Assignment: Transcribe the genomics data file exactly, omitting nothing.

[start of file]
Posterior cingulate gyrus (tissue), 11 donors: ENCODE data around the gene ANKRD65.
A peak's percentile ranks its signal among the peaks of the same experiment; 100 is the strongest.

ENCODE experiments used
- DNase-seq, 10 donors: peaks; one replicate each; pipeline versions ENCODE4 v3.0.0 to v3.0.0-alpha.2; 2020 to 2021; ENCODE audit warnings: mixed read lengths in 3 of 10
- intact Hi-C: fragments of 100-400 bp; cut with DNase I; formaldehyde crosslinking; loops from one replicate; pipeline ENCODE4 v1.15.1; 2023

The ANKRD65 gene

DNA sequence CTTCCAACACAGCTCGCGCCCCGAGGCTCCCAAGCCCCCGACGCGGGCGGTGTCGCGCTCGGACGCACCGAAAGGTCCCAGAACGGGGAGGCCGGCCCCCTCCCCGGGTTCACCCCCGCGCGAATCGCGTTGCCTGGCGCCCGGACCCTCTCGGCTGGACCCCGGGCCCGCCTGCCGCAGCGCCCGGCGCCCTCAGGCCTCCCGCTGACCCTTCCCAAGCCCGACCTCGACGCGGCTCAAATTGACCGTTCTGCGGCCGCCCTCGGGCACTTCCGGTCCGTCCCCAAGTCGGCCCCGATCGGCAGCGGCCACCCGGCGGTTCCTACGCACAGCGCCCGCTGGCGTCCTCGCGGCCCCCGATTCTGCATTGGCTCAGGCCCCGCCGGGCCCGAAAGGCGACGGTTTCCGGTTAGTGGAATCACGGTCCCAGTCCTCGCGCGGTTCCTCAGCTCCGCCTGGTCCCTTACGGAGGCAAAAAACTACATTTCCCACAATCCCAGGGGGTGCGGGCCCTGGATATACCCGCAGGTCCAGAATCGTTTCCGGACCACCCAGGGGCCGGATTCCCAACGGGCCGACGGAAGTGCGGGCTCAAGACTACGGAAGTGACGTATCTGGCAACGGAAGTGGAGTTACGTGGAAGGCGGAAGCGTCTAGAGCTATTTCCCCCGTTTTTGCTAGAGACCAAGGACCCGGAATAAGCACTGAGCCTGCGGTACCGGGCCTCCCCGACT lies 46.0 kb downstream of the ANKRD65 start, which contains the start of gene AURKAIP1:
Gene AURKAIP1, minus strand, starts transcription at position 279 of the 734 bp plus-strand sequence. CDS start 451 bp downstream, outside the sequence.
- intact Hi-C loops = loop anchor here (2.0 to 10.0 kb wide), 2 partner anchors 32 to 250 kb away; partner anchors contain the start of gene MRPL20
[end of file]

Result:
Posterior cingulate gyrus (tissue), 11 donors: ENCODE data around the gene ANKRD65.
A peak's percentile ranks its signal among the peaks of the same experiment; 100 is the strongest.

ENCODE experiments used
- DNase-seq, 10 donors: peaks; one replicate each; pipeline versions ENCODE4 v3.0.0 to v3.0.0-alpha.2; 2020 to 2021; ENCODE audit warnings: mixed read lengths in 3 of 10
- intact Hi-C: fragments of 100-400 bp; cut with DNase I; formaldehyde crosslinking; loops from one replicate; pipeline ENCODE4 v1.15.1; 2023

The ANKRD65 gene

DNA sequence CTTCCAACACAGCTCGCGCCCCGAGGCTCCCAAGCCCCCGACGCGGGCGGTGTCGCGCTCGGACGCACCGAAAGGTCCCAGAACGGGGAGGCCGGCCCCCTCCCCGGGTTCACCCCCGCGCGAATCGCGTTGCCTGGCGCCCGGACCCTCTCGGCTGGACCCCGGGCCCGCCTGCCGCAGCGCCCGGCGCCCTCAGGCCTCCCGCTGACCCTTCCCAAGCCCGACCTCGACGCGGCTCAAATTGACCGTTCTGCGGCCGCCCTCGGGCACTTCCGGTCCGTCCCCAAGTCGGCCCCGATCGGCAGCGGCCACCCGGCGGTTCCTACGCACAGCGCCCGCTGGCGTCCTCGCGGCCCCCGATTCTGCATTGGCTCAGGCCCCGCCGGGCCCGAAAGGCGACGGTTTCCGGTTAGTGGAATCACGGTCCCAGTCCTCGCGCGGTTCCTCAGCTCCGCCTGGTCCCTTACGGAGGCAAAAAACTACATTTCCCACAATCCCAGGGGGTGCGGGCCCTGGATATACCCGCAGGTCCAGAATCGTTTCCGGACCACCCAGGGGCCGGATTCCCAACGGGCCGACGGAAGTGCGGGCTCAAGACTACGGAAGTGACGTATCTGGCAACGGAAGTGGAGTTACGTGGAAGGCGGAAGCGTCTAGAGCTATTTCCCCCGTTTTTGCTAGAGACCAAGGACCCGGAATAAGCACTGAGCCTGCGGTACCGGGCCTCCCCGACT lies 46.0 kb downstream of the ANKRD65 start, which contains the start of gene AURKAIP1:
Gene AURKAIP1, minus strand, starts transcription at position 279 of the 734 bp plus-strand sequence. CDS start 451 bp downstream, outside the sequence.
- intact Hi-C loops = loop anchor here (2.0 to 10.0 kb wide), 2 partner anchors 32 to 250 kb away; partner anchors contain the start of gene MRPL20